The History of Dimlicote Farm

John Henry Stokes built much of Great Bowden during the 18th and 19th centuries including the original stables used by the Fernie Hunt in the 20th Century and possibly the Fernie Hunt Kennels. To finance this building he made money from horses by breeding, purchasing and supplying horses, particularly hunters to many wealthy people. This included mounting the majority of the crowned heads of Europe including the Prince of Wales, later Edward VII. The land that he used for his horses included a large part of Welham Bush Farm, which now forms Dimlicote Farm. Most of his land was sold in the 1920s and Mr Weston (no relation of the current owners) farmed Welham Bush Farm.

In 1944 Alfred Morris, grandfather of Mary Weston, bought Welham Bush Farm because he had always wanted to farm in the Welland Valley, having been a drover from South Wales bringing cattle to the Midlands for fattening and seeing the quality of the pasture land.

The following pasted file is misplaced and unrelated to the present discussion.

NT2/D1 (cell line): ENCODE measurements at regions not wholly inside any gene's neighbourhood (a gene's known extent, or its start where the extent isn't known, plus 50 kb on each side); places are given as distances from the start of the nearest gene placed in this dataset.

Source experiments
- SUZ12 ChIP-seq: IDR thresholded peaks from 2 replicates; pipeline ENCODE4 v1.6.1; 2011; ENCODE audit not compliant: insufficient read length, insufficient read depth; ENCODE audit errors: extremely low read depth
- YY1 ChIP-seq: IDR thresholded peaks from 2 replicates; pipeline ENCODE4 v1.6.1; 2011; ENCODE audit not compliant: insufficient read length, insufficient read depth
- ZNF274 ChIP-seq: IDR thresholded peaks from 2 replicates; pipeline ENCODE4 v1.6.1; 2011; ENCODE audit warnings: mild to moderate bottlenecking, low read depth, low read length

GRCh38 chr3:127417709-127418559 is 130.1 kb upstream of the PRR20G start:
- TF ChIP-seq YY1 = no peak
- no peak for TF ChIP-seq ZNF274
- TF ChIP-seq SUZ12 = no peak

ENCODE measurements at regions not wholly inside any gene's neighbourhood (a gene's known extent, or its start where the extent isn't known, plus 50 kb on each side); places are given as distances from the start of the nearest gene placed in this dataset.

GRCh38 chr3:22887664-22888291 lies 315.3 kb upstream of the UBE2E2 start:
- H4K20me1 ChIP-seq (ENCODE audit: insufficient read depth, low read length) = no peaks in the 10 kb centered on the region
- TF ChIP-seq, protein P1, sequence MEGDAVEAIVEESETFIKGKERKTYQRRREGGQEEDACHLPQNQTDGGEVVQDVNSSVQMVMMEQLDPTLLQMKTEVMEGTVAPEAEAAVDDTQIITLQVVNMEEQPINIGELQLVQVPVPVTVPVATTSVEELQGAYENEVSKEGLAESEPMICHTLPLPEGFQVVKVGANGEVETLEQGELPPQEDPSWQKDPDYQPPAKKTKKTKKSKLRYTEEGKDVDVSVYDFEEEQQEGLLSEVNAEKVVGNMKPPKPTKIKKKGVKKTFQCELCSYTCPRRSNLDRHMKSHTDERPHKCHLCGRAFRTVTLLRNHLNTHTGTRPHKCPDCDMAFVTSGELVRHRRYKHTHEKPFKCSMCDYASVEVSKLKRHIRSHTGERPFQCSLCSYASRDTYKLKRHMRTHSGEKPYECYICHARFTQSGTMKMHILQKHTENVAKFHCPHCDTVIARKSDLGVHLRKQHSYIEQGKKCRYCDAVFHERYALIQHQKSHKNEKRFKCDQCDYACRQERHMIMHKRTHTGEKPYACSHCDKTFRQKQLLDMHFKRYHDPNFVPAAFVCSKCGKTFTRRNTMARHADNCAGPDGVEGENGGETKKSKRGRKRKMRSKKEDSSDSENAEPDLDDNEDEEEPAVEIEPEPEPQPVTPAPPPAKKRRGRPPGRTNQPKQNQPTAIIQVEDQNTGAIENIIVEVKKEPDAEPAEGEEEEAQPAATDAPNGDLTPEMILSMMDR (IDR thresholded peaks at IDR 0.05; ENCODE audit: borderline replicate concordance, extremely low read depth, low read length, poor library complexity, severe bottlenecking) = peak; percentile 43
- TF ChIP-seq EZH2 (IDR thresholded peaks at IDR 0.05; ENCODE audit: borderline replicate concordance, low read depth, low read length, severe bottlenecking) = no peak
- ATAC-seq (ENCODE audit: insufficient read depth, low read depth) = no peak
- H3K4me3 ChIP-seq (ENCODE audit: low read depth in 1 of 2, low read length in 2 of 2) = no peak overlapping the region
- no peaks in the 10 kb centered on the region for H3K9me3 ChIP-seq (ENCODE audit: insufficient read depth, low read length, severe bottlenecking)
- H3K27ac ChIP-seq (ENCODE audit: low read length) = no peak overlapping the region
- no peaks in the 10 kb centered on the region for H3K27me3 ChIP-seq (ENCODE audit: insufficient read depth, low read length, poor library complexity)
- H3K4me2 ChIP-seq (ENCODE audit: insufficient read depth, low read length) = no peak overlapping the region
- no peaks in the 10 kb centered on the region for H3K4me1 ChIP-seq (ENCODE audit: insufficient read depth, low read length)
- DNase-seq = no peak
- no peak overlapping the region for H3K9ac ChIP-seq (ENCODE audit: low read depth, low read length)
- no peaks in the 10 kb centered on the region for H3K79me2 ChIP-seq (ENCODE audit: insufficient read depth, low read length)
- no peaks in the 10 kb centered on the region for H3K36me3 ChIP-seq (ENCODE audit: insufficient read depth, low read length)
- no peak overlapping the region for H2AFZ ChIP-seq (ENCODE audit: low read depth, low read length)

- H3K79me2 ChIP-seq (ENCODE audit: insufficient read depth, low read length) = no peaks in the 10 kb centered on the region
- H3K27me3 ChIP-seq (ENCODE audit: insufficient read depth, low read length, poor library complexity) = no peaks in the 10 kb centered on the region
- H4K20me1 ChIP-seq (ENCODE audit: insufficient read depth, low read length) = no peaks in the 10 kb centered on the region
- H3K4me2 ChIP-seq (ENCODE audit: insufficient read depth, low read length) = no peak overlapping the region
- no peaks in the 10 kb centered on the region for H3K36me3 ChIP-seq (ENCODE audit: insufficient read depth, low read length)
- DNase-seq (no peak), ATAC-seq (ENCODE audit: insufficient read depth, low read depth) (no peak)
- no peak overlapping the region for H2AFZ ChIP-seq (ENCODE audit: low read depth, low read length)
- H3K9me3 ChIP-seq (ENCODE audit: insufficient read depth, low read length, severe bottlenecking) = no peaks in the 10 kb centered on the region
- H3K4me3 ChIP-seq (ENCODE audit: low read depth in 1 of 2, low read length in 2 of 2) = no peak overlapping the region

In 2008, Alfred’s last surviving son, David, died and left Welham Bush Farm to the children of Alfred’s oldest son – Mary Weston, David and Richard Morris. Mary established a beef herd and a DIY Livery Yard on her third of the farm and called it Dimlicote Farm using the ancient name of one of the fields. At this point, Helen Martin, Mary’s eldest daughter, came into the business using experience gained from being a client in 5 different livery yards across the country while she was in the Royal Navy.